an interview with marlon molinare and dylan jhaveri of chan teas

the travel + tea interviews series: bloggers, writers and photographers sharing about their experiences with tea, travel and writing.

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chan tea, dylan jhaveri, marlon molinare

Founders of Chan Teas, Dylan Jhaveri (blue shirt) and Marlon Molinare (black shirt) on top of Lu shan in Anhui, China

Tell me about your blog, how did you get to the point you’re at now and what are you thinking of doing next?

Our blog focuses on sharing what we know about tea. We recently traveled to China drinking and learning more about the drink we’ve grown to love and right now we’re still in the process of pushing out all of the content we accumulated over the last month.

Tell me where in the world you are, how did you get there (what’s the story behind the journey) where are you thinking of going next?

We are childhood friends and now fourth year college students at the University of California, Santa Barbara and University of San Diego with a mutual love for tea. After the school year more traveling is in our sights.

What does traveling mean to you?

Traveling means discovering new places and cultures far away from your normal routine. It is a way to learn, grow, and face new experiences. We find it exciting to minimize possessions and live day-by-day with everything we need on our backs. It challenges oneself to slow down and spend time reading, writing, and breaking away from the normal comforts of home.

What does tea mean to you?

Tea is a means of relaxation and mental alertness. It’s a great way to pass the time with good company and make new friends, but also serves as a great companion when studying alone. Tea is a way to connect with new people and share new experiences. Even in faraway lands, when you are unable to communicate with new friends and local people, you can often find yourselves connecting and sharing a moment over a pleasant cup of tea.

What’s your philosophy when it comes to blogging on the road?

Blogging on the road is the best time to do it. We wish we could have done more from China but certain restrictions by the government made it difficult to reach out.

What’s your favorite tea related memory or location (it can be as simple as enjoying a can of green tea from a vending machine in Japan to participating in a tea ceremony) and why is it special to you?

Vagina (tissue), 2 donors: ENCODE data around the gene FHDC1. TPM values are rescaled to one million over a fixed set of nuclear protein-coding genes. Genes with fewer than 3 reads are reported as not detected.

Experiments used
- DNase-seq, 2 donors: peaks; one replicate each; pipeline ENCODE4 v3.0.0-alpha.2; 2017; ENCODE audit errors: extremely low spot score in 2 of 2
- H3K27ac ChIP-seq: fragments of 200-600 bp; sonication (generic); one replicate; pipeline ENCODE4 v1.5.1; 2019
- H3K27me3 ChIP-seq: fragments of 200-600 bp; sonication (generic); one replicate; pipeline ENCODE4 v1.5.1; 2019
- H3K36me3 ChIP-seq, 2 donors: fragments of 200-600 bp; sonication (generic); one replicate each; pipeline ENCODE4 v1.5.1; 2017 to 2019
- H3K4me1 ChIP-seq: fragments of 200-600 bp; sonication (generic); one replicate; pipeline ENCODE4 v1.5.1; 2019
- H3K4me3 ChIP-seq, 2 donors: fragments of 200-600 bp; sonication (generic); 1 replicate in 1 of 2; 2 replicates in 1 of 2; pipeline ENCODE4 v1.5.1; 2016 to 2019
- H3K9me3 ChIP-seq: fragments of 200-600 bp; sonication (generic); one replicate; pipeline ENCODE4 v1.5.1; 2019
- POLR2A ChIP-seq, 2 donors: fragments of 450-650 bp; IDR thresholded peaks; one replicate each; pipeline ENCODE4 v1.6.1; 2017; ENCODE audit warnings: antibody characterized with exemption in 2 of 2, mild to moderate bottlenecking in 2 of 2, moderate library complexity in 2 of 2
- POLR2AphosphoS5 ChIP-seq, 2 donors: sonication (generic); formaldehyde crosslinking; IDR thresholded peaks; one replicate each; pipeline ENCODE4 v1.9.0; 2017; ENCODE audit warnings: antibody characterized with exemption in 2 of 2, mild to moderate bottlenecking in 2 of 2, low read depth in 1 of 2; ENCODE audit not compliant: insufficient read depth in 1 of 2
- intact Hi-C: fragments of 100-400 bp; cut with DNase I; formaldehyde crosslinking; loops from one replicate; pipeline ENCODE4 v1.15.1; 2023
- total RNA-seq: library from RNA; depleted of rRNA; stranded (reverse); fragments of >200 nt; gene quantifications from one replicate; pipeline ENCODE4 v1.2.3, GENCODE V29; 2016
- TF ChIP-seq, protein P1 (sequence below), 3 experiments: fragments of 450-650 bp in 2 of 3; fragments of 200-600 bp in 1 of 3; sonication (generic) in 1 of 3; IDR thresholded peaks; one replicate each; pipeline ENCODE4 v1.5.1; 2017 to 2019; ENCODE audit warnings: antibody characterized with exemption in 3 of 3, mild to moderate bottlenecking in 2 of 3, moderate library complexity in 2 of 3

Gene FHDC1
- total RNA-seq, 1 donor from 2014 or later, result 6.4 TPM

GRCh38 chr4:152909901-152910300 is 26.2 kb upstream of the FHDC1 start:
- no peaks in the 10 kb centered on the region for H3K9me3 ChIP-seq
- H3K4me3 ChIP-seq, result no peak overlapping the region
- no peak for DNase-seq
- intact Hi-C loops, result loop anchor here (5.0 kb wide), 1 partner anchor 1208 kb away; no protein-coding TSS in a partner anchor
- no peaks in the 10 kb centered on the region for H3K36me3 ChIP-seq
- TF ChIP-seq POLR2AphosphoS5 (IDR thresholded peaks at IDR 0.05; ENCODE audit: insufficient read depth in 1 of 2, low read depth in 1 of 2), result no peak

In Hangzhou, we were guided by our tea friend to an amazing little Pu’erh shop run by a warm-hearted family, where we drank tea and smoked tobacco out of a bamboo water pipe. It was a truly unforgettable experience.

What do you drink/steep at home?

Marlon: Lately I’ve been drinking a lot of Wenshan Baozhong; its heavily floral but not too bold. It can go for many infusions and is a great companion when I’m putting in long hours at the computer and don’t want to change leaves often.

Dylan: Recently I find myself preparing tei guan yin most often. That is one tea that seems to always relax and calm my spirits. When I’m feeling a bit more adventurous I often enjoy a tea fairly new to my personal collection: sheng pu’erh.

If there is one tea you could introduce to everyone in the world, what would it be?

A lightly oxidized tieguanyin. The natural sweetness and floral notes make tieguanyin very approachable to those unfamiliar with loose leaf tea. It’s a great way to get someone hooked.

Can you tell me three of your favorite tea or travel blogs?

World of Tea, MattCha’s Blog, and  The Sip Tip.

Can you tell me your favorite tea shop (and what made it totally awesome)?

In Guangdong we trekked through the rainy weather to a small tea center where a small, strong old man poured us some sweetly roasted dan cong and a unique tieguanyin with long stems. The man didn’t stop pouring the entire time we were there, and we were happy to keep drinking.

Guangdong tea shop

Tea shop in Guangdong

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Marlon and Dylan can be found at Chan Tea and on Twitter.

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Comments
5 Responses to “an interview with marlon molinare and dylan jhaveri of chan teas”
  1. Julie says:

    Great information, I love to hear about your love for tea and travel – a perfect pair!

  2. Jackie Jhavery says:

    super to read about both of you and the love for tea.

  3. laurieAnn says:

    I love sitting with a cup of tea at home and at work; it sounds like you had a wonderful experience sharing the drink with people during your travels. How did you know where to go in China to try these teas? Where can we get some of the teas that you mentioned here in the United States?

  4. Christie says:

    Great information! Thanks for sharing! Happy Travels and Happy Tea!

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